If you work for a small company that's craving publicity or you're a reporter looking for story sources, touch base with Peter Shankman. He's the founder of HelpAReporter.com, an online service connecting journalists with sources. At 24,000 members and growing, Help a Reporter Out (HARO) has become a viable resource for frustrated journalists and PR pros.
Three times a day, Shankman e-mails subscribers a list of 15 to 30 queries, ranging from a Washington Post reporter looking for finance workers downsizing their lifestyle to a Canadian daily freelancer hunting for people who "blast music at work."
The variety of queries is remarkable, as are the journalists and publishers searching for sources. Often, journalists won't list their publication, especially if they're freelance. HARO also takes submissions from magazines or papers looking for products to sample for upcoming gift guides.
There are two sides to HARO: you can send a query to the subscriber list, filling in fields online that specify what source you need. Your pitch is sent the same day or the next day, and sometimes you receive dozens of responses. When I used HARO to find success stories for this article, I only received five replies. But other journalists have gotten more impressive results.
"When I posted a query, I received 150 to 200 replies," says Lis Garrett, who edits an online parenting magazine called Root & Sprout in Ithaca. "I have no doubt I would not find the quality or quantity of submissions if it weren't for the hundreds of responses I receive each time I post on HARO."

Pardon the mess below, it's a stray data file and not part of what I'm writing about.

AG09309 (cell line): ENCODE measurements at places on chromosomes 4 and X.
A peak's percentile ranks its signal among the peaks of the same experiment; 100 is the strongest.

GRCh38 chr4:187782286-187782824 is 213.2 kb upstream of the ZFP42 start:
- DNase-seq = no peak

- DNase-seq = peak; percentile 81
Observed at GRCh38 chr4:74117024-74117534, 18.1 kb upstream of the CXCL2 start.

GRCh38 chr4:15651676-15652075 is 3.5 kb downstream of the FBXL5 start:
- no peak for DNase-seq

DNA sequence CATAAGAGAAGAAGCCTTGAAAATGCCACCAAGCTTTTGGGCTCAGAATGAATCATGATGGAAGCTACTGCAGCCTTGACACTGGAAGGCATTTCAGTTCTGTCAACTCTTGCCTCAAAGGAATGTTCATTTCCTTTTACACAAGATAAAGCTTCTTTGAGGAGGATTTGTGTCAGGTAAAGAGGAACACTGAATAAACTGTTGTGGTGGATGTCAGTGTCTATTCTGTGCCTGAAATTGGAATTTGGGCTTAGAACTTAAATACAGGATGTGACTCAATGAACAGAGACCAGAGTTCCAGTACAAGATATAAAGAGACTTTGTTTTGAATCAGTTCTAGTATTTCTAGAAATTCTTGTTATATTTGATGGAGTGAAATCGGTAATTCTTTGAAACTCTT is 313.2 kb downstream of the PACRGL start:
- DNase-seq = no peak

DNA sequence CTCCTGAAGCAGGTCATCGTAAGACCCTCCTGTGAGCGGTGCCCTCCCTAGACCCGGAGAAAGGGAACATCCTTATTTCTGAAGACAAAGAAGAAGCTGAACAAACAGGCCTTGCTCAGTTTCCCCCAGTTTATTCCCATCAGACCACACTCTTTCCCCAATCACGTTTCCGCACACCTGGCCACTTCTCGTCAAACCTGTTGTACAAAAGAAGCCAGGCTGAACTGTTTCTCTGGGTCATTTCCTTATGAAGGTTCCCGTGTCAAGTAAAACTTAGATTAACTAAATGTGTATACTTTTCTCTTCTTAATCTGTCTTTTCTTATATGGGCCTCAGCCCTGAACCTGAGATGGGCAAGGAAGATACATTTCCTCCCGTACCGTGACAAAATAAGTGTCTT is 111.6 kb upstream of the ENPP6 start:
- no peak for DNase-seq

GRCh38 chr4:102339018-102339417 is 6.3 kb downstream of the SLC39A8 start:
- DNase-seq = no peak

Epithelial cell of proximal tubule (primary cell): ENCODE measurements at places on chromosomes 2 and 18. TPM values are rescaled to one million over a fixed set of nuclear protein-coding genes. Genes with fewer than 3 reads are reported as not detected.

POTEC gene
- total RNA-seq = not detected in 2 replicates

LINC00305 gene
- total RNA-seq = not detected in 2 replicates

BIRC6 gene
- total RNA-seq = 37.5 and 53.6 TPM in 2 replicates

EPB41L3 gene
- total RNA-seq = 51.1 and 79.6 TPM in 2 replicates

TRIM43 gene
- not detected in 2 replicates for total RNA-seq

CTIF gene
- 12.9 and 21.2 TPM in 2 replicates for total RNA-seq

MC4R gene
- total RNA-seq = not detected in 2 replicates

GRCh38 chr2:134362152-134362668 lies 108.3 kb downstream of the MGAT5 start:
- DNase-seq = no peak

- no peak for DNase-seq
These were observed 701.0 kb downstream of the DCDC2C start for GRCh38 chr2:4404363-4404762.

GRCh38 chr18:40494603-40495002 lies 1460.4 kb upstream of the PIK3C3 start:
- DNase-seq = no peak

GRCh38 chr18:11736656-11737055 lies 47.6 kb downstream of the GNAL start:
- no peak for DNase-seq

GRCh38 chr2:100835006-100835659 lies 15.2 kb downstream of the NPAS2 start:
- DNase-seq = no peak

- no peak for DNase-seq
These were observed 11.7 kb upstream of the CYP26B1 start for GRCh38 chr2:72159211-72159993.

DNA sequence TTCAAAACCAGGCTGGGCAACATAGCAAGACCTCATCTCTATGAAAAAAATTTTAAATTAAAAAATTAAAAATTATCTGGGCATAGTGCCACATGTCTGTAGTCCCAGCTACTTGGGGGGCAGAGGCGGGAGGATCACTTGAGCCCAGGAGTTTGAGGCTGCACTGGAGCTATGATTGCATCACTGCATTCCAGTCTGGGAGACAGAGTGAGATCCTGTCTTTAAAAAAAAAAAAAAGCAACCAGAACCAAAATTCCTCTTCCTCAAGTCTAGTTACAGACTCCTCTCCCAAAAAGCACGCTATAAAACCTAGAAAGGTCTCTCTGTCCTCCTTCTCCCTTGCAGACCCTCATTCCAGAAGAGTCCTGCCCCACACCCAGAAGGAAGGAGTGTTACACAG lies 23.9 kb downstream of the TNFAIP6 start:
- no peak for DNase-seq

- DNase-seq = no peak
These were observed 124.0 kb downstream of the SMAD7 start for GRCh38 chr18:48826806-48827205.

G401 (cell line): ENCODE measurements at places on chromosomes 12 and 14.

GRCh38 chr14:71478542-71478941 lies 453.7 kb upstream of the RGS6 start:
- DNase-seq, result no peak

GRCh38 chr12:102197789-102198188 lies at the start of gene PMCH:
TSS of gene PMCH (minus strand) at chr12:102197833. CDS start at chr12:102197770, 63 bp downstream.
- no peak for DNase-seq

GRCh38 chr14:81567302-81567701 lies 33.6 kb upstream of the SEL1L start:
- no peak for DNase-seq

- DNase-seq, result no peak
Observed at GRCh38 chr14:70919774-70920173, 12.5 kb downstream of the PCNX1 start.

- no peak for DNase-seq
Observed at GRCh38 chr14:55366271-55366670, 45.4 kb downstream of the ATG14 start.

The second option at HARO is to subscribe to the three daily e-mails containing a few dozen queries, mainly from U.S.-based publications. Sometimes a query is specific ("Looking for Hispanic business travellers"); sometimes it's more open ("Anyone out there can comment on the art of Jeff Koons?"). Journalists list their publication, location and deadline.
Both HARO features are free, which may explain why Shankman has seen 24,000 members join since he began the service in March 2008. Close to 5,000 reporters have used the site so far.
"Everyone's an expert on something," Shankman says in an interview. "HARO gives the expert and the journalist a way to connect in an easy way."
Shankman, a New York-based PR specialist, enjoys playing the role of media matchmaker. "I like putting people together. It's fun for me." He adds that his online efforts pay off, too. He embeds a small advertisement in each e-mail, which helps pay the bills.
Shankman realizes PR firms may want to take advantage of HARO in order to get their clients free press. He says on his website that he hopes all respondents avoid violating any etiquette protocol.
He wants PR companies to ask themselves before replying to queries "Is this response really going to help the journalist, or is this just a BS way for me to get my client in front of the reporter? If you have to think for more than three seconds, chances are you shouldn't send the response."
Finally, an online service comes along to give journos a much-needed saviour when all other sources dry up. Public relations professionals can better find relevant reporters instead of cold-calling everyone on their contacts list.
HARO's simple set-up is accomplishing what a new media company should long ago have invented: a filter between reporter and PR firm, a link between journalist and source.